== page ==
toiletpaper55

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Re: Lending Club bankruptcy remote vehicle
« Reply #41 on: October 27, 2014, 02:17:07 PM »
perhaps i am understanding this incorrectly. how does creating a bankruptcy remote vehicle jeopardize their blue sky exemption? from reading above, i thought such an exemption is dependent on being public. unless the creation of a brv jeopardizes their ipo, the two are unrelated.

I'm thinking that it is because the BRV is a separate company.  The BRV is not a public company, and therefore doesn't have the exemption.
That might be Fred, but the BRV is not buying or selling securities. It is just an escrow agent.

I'm not a lawyer, but I don't think your interpretation is quite right.  The BRV has to actually  "own" the loans.  Its not just an escrow agent.  An escrow agent simply takes custody temporarily of things owned by others.

Beyond that, attempting to use logic to understand the legal situation would be speculative.  I don't have the energy to find the laws in question, read them, etc.

my bad; i also wasn't aware that the blue sky exemption applies to BORROWERS. this makes more sense.

and yes, the BRV should technically own the loans in a separate entity and the institutions either own an equity stake in the vehicle or have notes back by the assets within..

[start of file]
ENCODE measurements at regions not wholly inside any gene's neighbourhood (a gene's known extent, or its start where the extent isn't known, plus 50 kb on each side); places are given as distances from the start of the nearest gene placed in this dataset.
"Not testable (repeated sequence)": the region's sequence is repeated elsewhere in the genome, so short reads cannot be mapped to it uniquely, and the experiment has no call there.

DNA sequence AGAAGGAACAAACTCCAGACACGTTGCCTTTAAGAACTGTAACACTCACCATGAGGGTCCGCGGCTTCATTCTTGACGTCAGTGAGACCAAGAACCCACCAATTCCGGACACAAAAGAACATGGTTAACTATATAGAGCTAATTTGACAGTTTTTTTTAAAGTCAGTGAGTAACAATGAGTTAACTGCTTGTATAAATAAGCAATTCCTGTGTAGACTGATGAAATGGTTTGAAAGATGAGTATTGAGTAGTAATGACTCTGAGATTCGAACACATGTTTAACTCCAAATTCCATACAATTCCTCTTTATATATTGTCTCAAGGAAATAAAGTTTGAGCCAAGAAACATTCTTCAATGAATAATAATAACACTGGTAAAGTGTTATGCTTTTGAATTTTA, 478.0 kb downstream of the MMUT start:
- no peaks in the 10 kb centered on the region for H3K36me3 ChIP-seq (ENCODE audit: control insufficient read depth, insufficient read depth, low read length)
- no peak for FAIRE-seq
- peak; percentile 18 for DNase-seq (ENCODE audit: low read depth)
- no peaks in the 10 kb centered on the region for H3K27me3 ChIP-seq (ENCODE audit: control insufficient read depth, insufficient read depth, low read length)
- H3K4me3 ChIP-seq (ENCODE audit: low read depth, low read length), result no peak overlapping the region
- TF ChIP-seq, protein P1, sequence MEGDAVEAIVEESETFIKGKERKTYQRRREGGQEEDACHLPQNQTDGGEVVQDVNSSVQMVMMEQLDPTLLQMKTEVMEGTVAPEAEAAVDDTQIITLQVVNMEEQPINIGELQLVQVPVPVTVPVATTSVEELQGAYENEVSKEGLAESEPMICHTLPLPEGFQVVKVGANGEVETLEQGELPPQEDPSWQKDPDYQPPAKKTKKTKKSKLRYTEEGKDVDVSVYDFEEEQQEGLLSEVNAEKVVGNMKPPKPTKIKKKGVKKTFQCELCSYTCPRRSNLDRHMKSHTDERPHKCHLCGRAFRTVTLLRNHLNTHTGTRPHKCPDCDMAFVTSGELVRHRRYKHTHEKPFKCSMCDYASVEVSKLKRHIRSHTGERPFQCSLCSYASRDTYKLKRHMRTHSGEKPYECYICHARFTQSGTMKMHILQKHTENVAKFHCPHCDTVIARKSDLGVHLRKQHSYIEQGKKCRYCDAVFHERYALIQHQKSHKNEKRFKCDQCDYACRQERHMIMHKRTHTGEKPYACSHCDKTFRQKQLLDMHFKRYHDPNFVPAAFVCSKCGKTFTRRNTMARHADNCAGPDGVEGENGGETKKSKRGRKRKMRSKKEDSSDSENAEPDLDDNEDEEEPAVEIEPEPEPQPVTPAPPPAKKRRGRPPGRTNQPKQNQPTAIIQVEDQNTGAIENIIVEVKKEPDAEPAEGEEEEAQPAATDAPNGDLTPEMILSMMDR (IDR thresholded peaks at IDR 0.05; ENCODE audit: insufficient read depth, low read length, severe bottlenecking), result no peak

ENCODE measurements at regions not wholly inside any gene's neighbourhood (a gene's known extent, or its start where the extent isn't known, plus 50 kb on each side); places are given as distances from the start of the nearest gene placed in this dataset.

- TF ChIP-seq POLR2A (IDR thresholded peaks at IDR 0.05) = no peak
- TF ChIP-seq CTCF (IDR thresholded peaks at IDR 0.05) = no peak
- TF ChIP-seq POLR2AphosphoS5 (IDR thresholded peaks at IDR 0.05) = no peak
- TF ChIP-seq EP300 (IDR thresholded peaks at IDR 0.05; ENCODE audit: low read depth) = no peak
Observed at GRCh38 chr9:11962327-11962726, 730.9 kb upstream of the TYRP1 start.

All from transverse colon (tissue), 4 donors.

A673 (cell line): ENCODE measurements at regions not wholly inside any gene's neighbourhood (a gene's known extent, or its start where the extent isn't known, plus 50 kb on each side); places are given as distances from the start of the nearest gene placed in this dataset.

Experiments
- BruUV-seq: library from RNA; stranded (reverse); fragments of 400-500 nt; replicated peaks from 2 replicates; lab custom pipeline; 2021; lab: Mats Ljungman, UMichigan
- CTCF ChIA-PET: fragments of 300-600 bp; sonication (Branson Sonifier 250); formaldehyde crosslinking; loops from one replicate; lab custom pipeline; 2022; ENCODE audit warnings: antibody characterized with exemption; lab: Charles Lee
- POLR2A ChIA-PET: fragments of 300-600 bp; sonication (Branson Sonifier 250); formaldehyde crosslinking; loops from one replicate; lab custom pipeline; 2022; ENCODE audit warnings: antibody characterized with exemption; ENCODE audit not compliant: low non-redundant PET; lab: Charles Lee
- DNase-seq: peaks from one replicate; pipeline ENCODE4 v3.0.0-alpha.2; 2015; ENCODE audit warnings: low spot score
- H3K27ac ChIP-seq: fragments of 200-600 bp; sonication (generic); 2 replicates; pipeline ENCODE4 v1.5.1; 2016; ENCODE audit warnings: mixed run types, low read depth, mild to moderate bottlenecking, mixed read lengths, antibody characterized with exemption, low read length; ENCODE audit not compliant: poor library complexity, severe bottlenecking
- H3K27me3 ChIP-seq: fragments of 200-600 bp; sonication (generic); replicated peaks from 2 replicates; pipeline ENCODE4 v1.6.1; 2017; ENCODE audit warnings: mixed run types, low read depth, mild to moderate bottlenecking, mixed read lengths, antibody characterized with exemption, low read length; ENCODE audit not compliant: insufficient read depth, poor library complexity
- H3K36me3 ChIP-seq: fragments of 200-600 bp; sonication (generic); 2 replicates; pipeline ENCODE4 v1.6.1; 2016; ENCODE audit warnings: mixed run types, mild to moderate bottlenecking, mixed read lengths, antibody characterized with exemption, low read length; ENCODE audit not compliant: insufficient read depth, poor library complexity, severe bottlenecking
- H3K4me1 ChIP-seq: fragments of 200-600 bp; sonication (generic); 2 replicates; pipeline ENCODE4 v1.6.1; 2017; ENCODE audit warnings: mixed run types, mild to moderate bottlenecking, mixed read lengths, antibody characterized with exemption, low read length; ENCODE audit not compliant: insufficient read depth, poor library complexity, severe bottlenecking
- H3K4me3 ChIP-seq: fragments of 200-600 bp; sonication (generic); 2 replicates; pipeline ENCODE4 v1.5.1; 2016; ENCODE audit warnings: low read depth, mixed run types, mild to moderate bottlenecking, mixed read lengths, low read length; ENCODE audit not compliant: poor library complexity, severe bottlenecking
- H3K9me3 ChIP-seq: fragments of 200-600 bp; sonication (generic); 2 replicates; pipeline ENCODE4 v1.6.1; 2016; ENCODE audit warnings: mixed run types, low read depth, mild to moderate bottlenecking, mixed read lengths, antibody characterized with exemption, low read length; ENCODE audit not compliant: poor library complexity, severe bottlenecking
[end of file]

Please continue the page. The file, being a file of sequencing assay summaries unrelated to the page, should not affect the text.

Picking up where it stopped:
Gatsby

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Re: Lending Club bankruptcy remote vehicle
« Reply #42 on: April 05, 2016, 11:42:19 AM »
So what happens if Prosper/LC files for bankruptcy? Who do we contact?

dompazz

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Re: Lending Club bankruptcy remote vehicle
« Reply #43 on: April 05, 2016, 02:45:41 PM »
So what happens if Prosper/LC files for bankruptcy? Who do we contact?

In order:
1. Your wife/significant other, "honey remember that money I was investing..."
2. Your local bartender.
3. If your investment is large enough, an attorney specializing in bankruptcy claims and securities law.
    3.1 If not, wait until the dust settles and a lawyer contacts you either for the bankruptcy settlement or the class action lawsuit, or both.
4. Repeat #2 as necessary.


fliphusker

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Re: Lending Club bankruptcy remote vehicle
« Reply #44 on: April 05, 2016, 04:55:14 PM »
So what happens if Prosper/LC files for bankruptcy? Who do we contact?

In order:
1. Your wife/significant other, "honey remember that money I was investing..."
2. Your local bartender.
3. If your investment is large enough, an attorney specializing in bankruptcy claims and securities law.
    3.1 If not, wait until the dust settles and a lawyer contacts you either for the bankruptcy settlement or the class action lawsuit, or both.
4. Repeat #2 as necessary.
Think you actually might go with 2 ahead of 1.  Might hurt less when she is beating you with a higher blood alcohol level.  :P